The two day long process of preparation for this baking blitz dragged on and on. One mundane baking task after another slowed the flow of the weekend down to the speed of molasses. Mixing, folding, stirring, sifting; whisking, washing, wiping, sweeping - one job after another until finally it was baking time.

With the help of my daughters, we carefully chose the best cookie cutters to use that would flatter our cookie platters. Frenzied flouring of cutting boards and rolling pins made way to carefully planned out arrangements of the cookie cutters. Onto the pans, into the oven, and up on the cooling racks went our cookies. In what seemed like a few moments, we had used all of our dough, and the baking was complete.

In all, the baking took my girls and me about 2 1/2 hours to complete. But because I was in the company of my precious daughters, I lost track of the time. What would have seemed like an eternity in the kitchen had I been by myself, passed by in the blink of an eye. I was lost in the enjoyment of seeing their creativity, cooperation and Christmas spirit.

Each year this tradition in the kitchen with my daughters passes by so soon. But the memories will live on forever, of my girls and me, baking Christmas Cookies.

Friday, December 12, 2008

A Light Unto My Path

This week, I had the opportunity to attend a Luminaria event at the botanical gardens where I work.

It was an amazing and awe inspiring sight. In the dark of the desert night, candle bags lined the edges of the paths through the garden, illuminating the desert pathways that meander through this little piece of the desert southwest. The flicker of the candles burning inside cast shadows of the flora and fauna that make the botanical garden, well, the botanical garden. Even though the garden was under the veil of darkness, our footsteps were illuminated by the oh-so carefully placed lanterns, allowing us to find our way in a very dark night.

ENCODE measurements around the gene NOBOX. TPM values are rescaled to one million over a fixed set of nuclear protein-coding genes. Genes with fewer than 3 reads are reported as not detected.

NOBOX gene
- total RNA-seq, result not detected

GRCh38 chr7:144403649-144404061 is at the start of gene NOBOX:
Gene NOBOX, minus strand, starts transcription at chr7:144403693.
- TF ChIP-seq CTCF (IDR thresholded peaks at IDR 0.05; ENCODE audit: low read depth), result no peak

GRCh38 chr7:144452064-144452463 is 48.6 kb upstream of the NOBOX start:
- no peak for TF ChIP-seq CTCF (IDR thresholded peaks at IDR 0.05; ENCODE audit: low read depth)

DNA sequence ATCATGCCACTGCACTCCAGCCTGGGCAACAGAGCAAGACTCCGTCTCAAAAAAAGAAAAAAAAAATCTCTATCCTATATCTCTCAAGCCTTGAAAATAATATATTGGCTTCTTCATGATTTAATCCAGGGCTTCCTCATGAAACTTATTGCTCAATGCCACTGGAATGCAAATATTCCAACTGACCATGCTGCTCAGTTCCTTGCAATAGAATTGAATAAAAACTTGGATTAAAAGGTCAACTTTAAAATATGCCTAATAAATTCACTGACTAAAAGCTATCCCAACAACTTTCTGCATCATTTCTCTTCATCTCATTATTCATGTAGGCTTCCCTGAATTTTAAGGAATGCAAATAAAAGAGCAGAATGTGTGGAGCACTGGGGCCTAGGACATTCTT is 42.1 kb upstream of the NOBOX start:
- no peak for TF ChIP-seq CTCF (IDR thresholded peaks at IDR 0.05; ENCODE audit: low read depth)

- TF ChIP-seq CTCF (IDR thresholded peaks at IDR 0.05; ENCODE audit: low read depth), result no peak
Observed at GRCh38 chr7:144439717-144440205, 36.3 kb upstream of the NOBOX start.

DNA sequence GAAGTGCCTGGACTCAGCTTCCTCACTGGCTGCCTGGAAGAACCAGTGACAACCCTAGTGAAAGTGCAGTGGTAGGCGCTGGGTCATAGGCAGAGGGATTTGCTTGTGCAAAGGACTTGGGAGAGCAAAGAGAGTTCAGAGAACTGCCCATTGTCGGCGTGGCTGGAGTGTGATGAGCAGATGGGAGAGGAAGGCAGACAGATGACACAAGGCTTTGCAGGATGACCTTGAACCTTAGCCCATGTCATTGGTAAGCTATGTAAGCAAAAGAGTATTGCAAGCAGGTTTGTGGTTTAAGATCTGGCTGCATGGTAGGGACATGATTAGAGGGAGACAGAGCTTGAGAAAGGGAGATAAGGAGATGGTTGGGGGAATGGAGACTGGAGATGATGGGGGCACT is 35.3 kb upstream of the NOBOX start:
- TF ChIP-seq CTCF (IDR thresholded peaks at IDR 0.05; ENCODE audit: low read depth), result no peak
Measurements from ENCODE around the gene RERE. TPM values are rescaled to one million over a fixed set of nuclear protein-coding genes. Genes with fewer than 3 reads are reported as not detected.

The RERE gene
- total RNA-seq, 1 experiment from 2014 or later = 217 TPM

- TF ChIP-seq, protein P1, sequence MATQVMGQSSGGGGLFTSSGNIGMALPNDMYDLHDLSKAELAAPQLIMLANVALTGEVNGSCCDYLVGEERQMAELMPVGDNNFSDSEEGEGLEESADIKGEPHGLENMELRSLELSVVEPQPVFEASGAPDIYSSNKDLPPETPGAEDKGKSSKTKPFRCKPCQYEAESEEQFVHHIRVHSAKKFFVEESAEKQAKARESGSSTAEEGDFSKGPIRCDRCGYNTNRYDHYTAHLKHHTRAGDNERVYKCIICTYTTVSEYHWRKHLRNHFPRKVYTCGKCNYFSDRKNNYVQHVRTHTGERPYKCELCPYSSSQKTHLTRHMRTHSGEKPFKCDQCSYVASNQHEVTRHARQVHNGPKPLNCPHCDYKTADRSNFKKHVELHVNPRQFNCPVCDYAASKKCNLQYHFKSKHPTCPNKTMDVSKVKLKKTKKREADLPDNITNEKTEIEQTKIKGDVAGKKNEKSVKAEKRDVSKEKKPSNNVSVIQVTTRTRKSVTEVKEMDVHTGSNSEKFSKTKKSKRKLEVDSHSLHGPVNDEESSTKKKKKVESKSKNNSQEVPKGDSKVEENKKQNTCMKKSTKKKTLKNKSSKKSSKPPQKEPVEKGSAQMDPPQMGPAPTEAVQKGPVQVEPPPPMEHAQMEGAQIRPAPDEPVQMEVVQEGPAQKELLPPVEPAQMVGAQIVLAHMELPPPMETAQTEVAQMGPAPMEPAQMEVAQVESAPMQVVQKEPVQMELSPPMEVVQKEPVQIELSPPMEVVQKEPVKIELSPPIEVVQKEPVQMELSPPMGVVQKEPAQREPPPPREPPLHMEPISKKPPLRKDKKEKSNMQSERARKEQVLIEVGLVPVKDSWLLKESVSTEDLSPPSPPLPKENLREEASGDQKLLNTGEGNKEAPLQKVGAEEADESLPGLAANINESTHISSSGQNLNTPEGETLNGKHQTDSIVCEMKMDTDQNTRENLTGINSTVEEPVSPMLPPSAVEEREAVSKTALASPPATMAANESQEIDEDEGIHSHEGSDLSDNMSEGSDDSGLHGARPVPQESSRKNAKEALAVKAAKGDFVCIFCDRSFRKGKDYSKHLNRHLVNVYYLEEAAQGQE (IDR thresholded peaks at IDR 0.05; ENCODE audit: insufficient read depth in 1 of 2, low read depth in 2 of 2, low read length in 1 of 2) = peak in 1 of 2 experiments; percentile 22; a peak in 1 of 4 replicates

Now of course the garden couldn't be transformed without the hard work and hard planning of many employees and volunteers. The paths of the garden needed to be set with almost 8000 luminaria bags and lit and extinguished each night of the event. (Believe me, this was a big job. I worked one night as a candle lighter and snuffer!) There were those that tended the paths, directing people to different events and entertainment of the evening. There were those that had to manage crowds, provide security, monitor parking and keep patrons nourished and hydrated with various foods and libations. There was an amazing master plan in place to ensure that the visitors found their way through the garden.

This Christmas season, I will do my best to keep my focus, as well as the focus of my family on the light that has been given to each one of us by the Master of all - through His master plan. I will do my best to carry the lamp that illuminates our steps through life. I will keep my eyes drawn to the light of the world, Jesus Christ.